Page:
Close Up

29 January 2017: Mania Akbari: One.Two.One / 10+4


Close-Up and Sharna Pax present two films by Mania Akbari – guest curated and moderated by artist and filmmaker Andrea Luka Zimmerman. Following each screening, Sophie Mayer and Zimmerman will be in conversation with Akbari about her role and working process as a woman filmmaker particularly in the context of Iran, and how her films consider the body, life and death.

Mania Akbari
2007 | 77 min | Colour | Digital
Q&A with the filmmaker

In this sequel to Abbas Kiarostami`s Ten, Mania Akbari, the leading actress of the film, again drives a car and talks to her son, her sister and other people. Her situation in this sequel differs because Mania is suffering from cancer. As the disease progresses she’s unable to drive. So she sits in the back of the car and the conversation continues. She becomes weaker through her illness and unlike Ten, the camera for 10+4 has to follow her wherever she goes. This is a new experience in which the director is being directed by her cancer in the process of making the film.


Mania Akbari
2011 | 79 min | Colour | Digital
Q&A with the filmmaker

Composed of rhythmically structured and meticulously planned long takes, the film presents a series of conversational pieces connected to a beautiful woman named Ava whose face has been disfigured in an acid attack. Truths emerge in close up and a narrative of love, loss and renewal unfolds from each episode. Akbari questions the concept of beauty and the weight placed on it by her society but her protagonist Ava also functions as a metaphor for the scars her country bears, making this deceptively modest film inherently rich in courage and ideas.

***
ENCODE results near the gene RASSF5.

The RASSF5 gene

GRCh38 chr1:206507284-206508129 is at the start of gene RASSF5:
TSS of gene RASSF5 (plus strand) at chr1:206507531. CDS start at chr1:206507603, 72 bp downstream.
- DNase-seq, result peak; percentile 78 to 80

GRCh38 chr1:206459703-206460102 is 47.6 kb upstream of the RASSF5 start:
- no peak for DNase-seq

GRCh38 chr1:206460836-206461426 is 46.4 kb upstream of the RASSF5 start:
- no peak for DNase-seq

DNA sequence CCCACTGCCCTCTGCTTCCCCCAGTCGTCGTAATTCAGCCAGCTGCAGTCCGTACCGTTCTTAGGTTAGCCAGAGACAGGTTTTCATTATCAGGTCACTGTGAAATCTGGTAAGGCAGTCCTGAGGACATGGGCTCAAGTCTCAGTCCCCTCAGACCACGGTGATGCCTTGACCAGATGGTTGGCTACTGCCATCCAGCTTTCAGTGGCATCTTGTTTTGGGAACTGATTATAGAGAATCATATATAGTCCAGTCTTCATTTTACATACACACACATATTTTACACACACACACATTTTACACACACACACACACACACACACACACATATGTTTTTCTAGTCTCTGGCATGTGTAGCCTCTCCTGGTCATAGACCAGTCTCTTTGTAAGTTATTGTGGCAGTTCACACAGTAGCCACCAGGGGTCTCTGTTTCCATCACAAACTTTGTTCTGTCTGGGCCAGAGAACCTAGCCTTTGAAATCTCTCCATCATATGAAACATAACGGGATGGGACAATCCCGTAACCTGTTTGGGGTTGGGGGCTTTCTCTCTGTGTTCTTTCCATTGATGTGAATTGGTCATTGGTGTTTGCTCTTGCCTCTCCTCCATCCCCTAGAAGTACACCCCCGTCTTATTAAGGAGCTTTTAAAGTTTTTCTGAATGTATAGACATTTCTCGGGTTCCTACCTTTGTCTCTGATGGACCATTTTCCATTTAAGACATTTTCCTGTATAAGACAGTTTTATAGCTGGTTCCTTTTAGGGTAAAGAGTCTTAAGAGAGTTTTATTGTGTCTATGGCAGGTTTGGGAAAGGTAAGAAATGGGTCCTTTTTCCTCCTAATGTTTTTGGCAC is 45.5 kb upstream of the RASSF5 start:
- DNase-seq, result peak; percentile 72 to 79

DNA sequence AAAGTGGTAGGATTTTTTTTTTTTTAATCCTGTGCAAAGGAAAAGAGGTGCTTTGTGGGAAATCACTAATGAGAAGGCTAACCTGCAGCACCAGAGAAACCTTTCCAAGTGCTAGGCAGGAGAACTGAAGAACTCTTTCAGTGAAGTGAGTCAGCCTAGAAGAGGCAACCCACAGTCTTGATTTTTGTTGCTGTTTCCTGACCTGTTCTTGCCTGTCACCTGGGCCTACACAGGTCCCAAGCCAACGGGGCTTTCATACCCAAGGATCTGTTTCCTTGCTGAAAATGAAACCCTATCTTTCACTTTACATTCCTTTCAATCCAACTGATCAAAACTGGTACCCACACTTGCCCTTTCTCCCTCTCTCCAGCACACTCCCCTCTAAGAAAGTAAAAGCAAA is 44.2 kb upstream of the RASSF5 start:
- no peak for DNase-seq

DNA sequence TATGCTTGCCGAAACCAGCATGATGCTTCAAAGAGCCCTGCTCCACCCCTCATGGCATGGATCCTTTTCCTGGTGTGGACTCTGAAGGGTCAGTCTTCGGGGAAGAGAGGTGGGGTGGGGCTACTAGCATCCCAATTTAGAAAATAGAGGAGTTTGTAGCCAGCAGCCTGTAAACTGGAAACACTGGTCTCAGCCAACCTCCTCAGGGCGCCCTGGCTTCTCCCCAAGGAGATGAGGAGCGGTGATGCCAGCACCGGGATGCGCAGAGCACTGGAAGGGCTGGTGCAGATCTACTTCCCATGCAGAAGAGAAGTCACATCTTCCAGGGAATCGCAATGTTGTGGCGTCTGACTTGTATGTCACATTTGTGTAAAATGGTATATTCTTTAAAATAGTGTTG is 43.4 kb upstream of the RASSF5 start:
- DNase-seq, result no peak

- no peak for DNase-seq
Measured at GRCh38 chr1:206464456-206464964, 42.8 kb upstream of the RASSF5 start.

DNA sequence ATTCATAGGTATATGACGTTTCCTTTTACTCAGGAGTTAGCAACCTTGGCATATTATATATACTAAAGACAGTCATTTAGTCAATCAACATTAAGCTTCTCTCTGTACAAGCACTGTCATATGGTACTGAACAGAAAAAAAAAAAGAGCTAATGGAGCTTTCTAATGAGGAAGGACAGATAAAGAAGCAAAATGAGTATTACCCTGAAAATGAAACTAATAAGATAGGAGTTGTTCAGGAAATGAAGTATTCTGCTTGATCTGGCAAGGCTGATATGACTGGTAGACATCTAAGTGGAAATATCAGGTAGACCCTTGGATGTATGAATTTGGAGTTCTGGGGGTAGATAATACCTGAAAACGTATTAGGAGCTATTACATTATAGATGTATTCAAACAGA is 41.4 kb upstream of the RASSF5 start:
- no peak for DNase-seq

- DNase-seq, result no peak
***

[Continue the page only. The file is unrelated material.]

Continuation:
Mania Akbari is an internationally acclaimed filmmaker, artist, writer, and actress. Her provocative, revolutionary and radical films were recently the subject of retrospectives at the British Film Institute, the Danish Film Institute, Oldenburg International Film Festival and Cyprus Film Festival. Akbari was exiled from Iran and currently lives and works in London, a theme addressed in her latest film, Life May Be, co-directed with Mark Cousins. This film was released at Karlovy Vary Film Festival and was nominated for Best Documentary at Edinburgh International Film Festival and Asia Pacific Film Festival. Akbari is currently working on the new project A Moon For My Father in collaboration with British artist Douglas White.

Andrea Luka Zimmerman is a London-based artist and activist whose work examines themes of political resistance, globalisation, power and denied histories. She is co-founder of the artists' collective Fugitive Images, a cross-disciplinary, cultural activist producing agency, with a particular interest in, and commitment to, the social organisation of urban space. Zimmerman was the recipient of the 2014 Artangel Open award for her forthcoming collaborative project Cycle with Adrian Jackson, and a nominee of the 2015 Jarman Award.

Sophie Mayer is the author of Political Animals: The New Feminist Cinema and The Cinema of Sally Potter: A Politics of Love, and co-editor of There She Goes: Feminist Filmmaking and Beyond and Lo personal es politico, an anthology of essays on feminist documentary. She has also published three poetry collections, Her Various Scalpels, The Private Parts of Girls and (O). She is a member of queer feminist curators Club des Femmes and campaigners Raising Films.

Sharna Pax is a film collective working between the fields of anthropology, documentary, and visual art. Founded in 2013 by Maeve Brennan, Tinne Zenner and Therese Henningsen and based in London and Copenhagen. They work independently as artists and filmmakers and collaboratively organise screenings and discussions as part of their ongoing dialogue.